Callawassie Island Club Recognized for Environmental Excellence

Callawassie Island has achieved designation as a "Certified Audubon Cooperative Sanctuary" through the Audubon Cooperative Sanctuary Program for Golf Courses. Billy Bagwell, Director of Agronomy, led the effort to obtain the sanctuary designation for Callawassie and is recognized by Environmental Stewardship by Audubon International. Callawassie Island is one of 23 golf courses in South Carolina to hold the title of Audubon Cooperative Sanctuary.  

"Callawassie Island Club has shown a strong commitment to its environmental program. They are to be commended for their efforts to provide a sanctuary for wildlife on the golf course property," said Tara Donadio, Director of Cooperative Sanctuary Programs at Audubon International. "To reach certification, a course must demonstrate that they are maintaining a high degree of environmental quality in a number of areas," explained Donadio. These categories include: Environmental Planning, Wildlife & Habitat Management, Outreach and Education, Chemical Use Reduction and Safety, Water Conservation, and Water Quality Management.

There are 901 golf courses in the world to hold the title of Audubon Cooperative Sanctuary. Golf courses from the United States, Africa, Australia, Canada, Central America, Europe, New Zealand and Southeast Asia have achieved certification in the Audubon Cooperative Sanctuary Program.

“We are so excited to receive this certification! We are so proud to be a National Wildlife Habitat, and are thrilled to add another environmental-friendly milestone to our portfolio,” said Lindsey Cooler, Communications and Membership Director at Callawassie Island.

The legendary Tom Fazio took Callawassie Island’s natural beauty into consideration when he designed the private, award-winning, championship 27-hole course. With the information and guidance provided by the Audubon Cooperative Sanctuary Program for Golf Courses and Mr. Bagwell’s continued efforts, Callawassie Island will preserve and enhance wildlife habitats and protect natural resources on its golf courses for years to come. Callawassie Island gives thanks to the Ecology Committee, who helped with the bird counts and lists of wildlife on the island, as well as the community outreach programs that led to the recognition from this certificate.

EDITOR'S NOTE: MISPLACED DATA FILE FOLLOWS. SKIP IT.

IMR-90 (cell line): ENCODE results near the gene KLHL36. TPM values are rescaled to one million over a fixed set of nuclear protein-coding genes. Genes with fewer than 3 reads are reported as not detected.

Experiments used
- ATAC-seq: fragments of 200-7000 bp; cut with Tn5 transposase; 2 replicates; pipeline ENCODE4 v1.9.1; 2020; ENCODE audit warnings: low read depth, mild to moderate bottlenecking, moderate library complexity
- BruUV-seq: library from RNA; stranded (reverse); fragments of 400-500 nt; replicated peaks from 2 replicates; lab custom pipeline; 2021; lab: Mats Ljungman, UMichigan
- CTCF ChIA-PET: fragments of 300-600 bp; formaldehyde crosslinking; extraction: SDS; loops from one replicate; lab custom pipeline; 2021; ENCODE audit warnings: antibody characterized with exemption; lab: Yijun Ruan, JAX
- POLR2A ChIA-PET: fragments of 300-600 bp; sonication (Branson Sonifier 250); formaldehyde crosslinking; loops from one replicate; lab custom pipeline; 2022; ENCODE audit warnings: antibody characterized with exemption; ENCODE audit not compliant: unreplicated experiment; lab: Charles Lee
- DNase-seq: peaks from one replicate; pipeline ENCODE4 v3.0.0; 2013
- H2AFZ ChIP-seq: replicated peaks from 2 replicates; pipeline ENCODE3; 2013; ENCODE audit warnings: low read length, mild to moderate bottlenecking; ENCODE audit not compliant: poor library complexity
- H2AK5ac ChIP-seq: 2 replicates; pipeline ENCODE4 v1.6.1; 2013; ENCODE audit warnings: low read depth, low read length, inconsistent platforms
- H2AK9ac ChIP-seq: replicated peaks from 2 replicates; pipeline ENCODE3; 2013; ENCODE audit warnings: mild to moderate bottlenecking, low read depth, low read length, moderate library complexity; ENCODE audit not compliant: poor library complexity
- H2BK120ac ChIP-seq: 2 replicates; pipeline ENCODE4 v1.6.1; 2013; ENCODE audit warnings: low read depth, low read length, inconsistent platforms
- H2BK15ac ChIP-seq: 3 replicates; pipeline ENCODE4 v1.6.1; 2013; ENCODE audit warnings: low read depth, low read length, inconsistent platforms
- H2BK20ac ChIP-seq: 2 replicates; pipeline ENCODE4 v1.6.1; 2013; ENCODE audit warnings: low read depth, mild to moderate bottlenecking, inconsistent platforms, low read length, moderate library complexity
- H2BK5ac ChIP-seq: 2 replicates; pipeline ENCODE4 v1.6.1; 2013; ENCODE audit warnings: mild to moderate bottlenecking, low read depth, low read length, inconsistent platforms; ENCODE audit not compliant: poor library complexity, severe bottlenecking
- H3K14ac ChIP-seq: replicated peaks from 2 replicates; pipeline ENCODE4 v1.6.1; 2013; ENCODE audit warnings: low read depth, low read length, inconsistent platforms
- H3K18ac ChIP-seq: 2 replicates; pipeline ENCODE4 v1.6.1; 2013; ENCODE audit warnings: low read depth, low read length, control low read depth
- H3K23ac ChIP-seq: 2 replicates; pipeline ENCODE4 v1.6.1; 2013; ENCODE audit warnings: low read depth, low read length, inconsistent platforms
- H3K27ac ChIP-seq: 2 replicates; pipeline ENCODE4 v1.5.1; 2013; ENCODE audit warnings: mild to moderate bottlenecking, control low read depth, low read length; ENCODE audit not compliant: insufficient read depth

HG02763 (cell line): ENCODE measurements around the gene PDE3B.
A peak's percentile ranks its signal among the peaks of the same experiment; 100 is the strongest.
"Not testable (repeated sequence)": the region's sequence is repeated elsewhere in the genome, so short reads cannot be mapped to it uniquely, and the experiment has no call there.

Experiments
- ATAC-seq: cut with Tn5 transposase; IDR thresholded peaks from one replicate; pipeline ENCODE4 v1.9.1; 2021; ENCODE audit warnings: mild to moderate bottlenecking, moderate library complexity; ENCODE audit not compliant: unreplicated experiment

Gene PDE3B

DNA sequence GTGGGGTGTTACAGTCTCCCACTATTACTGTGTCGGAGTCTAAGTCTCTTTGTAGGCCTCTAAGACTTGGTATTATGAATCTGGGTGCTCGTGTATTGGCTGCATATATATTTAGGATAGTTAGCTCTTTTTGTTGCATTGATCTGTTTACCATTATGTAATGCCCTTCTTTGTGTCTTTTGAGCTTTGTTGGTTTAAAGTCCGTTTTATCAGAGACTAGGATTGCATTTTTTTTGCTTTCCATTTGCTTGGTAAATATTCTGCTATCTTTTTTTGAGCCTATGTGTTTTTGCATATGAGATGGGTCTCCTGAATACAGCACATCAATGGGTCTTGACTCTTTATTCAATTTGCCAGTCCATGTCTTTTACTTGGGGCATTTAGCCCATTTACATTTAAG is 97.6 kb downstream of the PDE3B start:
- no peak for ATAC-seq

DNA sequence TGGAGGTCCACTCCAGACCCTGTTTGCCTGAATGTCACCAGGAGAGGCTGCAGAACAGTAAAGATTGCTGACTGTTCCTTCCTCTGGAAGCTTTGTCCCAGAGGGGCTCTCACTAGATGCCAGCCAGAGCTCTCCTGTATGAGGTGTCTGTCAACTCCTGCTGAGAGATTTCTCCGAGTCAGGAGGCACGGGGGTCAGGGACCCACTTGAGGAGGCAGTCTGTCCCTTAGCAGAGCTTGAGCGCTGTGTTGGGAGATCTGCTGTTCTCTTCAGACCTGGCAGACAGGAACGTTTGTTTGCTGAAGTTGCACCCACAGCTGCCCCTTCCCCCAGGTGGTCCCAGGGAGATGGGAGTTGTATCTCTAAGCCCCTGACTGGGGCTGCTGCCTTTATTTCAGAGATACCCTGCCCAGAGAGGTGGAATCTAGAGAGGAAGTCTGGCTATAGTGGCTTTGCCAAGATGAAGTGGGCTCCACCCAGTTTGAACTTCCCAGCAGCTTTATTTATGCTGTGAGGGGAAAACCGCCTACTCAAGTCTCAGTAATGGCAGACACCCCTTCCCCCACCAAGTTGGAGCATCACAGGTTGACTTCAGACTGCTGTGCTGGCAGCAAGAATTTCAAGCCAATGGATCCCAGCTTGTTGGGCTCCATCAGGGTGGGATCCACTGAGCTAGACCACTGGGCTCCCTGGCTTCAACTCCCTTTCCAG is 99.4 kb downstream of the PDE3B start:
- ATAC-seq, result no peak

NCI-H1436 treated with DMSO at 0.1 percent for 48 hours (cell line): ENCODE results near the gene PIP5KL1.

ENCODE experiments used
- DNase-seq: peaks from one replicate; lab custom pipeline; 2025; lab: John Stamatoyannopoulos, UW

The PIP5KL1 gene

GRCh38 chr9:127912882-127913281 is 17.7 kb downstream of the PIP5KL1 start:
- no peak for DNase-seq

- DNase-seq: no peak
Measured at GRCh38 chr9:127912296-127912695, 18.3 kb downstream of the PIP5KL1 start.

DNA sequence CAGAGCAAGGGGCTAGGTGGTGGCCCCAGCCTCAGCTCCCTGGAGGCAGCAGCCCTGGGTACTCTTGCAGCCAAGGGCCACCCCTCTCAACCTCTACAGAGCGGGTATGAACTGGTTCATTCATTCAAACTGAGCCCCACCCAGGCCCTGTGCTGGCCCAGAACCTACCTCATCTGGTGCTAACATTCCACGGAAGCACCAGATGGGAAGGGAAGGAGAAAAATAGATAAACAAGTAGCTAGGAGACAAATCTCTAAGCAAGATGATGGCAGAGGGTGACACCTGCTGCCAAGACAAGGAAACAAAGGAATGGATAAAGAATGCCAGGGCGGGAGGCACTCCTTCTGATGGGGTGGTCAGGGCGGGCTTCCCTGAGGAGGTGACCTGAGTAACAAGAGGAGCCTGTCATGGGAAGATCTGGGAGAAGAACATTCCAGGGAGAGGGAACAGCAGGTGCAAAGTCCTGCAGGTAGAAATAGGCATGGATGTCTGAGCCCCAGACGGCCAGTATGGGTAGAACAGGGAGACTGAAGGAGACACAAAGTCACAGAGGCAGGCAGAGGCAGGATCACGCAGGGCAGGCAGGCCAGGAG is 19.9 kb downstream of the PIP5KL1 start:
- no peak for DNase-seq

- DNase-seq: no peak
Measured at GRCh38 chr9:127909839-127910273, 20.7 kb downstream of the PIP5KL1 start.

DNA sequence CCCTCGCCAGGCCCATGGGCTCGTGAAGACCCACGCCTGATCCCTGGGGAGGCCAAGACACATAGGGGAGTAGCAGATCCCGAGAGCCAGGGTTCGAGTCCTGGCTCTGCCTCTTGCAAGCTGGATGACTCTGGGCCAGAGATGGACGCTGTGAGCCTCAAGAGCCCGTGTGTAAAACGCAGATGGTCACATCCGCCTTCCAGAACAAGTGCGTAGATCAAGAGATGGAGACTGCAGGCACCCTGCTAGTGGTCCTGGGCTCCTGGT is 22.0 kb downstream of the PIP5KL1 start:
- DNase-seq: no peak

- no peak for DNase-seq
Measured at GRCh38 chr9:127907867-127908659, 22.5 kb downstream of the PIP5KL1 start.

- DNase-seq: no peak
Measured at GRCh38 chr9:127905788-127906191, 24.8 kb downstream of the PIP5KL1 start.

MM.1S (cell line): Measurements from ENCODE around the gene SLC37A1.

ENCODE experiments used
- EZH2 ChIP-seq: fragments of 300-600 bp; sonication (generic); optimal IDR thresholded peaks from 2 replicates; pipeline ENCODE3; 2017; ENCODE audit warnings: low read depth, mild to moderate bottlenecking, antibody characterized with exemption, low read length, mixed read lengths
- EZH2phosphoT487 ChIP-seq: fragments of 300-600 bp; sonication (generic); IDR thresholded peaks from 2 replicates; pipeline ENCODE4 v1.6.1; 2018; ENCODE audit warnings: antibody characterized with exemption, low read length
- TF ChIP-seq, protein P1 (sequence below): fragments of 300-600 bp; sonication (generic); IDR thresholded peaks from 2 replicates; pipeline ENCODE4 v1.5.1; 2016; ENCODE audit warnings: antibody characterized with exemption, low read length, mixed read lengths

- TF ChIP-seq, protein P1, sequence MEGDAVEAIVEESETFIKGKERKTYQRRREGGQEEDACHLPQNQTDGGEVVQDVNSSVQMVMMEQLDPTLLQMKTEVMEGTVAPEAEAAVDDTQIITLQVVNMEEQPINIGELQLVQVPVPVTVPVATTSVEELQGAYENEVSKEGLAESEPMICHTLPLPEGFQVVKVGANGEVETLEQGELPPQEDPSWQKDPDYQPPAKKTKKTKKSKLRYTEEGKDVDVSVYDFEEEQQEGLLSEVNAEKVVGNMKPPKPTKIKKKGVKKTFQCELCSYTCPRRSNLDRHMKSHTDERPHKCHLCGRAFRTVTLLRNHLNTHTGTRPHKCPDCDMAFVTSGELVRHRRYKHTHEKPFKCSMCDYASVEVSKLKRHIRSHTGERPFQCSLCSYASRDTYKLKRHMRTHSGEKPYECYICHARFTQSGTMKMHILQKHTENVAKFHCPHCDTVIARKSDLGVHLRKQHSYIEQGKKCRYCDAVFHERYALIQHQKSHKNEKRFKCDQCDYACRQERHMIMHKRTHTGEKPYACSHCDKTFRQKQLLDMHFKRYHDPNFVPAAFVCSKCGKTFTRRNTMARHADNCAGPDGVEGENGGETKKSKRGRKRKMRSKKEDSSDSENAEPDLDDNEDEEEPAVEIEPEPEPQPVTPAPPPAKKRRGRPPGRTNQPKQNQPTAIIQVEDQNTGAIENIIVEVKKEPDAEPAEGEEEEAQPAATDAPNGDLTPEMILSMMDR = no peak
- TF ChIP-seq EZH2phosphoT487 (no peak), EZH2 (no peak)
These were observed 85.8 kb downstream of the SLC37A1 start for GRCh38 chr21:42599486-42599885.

"For our golf course to get this recognition from the Audubon Society is kind of a thrill," Billy Bagwell said.  "As South Carolina's first Community Wildlife Habitat, certified by the National Wildlife Federation, we welcome Audubon's interest and recognition."

Audubon International is a 501(c)(3) nonprofit organization based in Troy, NY. In addition to golf courses, Audubon International also provides programs for businesses, schools, communities, and new developments with the purpose of delivering high-quality environmental education and facilitating the sustainable management of natural resources. For more information, call Audubon International at 1-844-767-9051 or visit www.auduboninternational.org.

Tips on Kayaking in the Lowcountry

Callawassie Island means surrounding yourself with the best of everything the Lowcountry offers, including the beautiful rivers and oceans that surround the island. Our members get to know each other through club events, activities and on-island organizations such as the Kayaking club.


Members and visitors alike can kayak around the island whenever they wish, departing from our community docks or Callawassie Island Paddler's Point. Venturing around the Colleton River, Port Royal Sound or Harbor River will bring beautiful nature views. Whether you choose to kayak around Callawassie Island, or anywhere else in the world, we have a few helpful tips and how-to’s for kayak beginners.

Learning how to paddle isn’t as easy as it seems. Kayakers need to know how to balance and maneuver not only their paddle, but their kayak and body as well. Let’s start at the beginning.

1. To learn how to hold your paddle, place your hands a little more than one foot apart and when gripping the paddle

2. Make sure your knuckles are in line with the blade

3. When you place the paddle in the water, use the hand closest to the water to pull the blade towards your body - do not push just the single blade backwards

4. Repeat this on either side and voila, you are moving across the water!

To learn more about Callawassie Island and our kayaking club, visit http://www.callawassieisland.com/boating/. To book your own Callawassie Island Discovery Tour to visit and learn more about Callawassie Island in person, visit http://www.callawassieisland.com/visitdiscover or call 843-987-2125.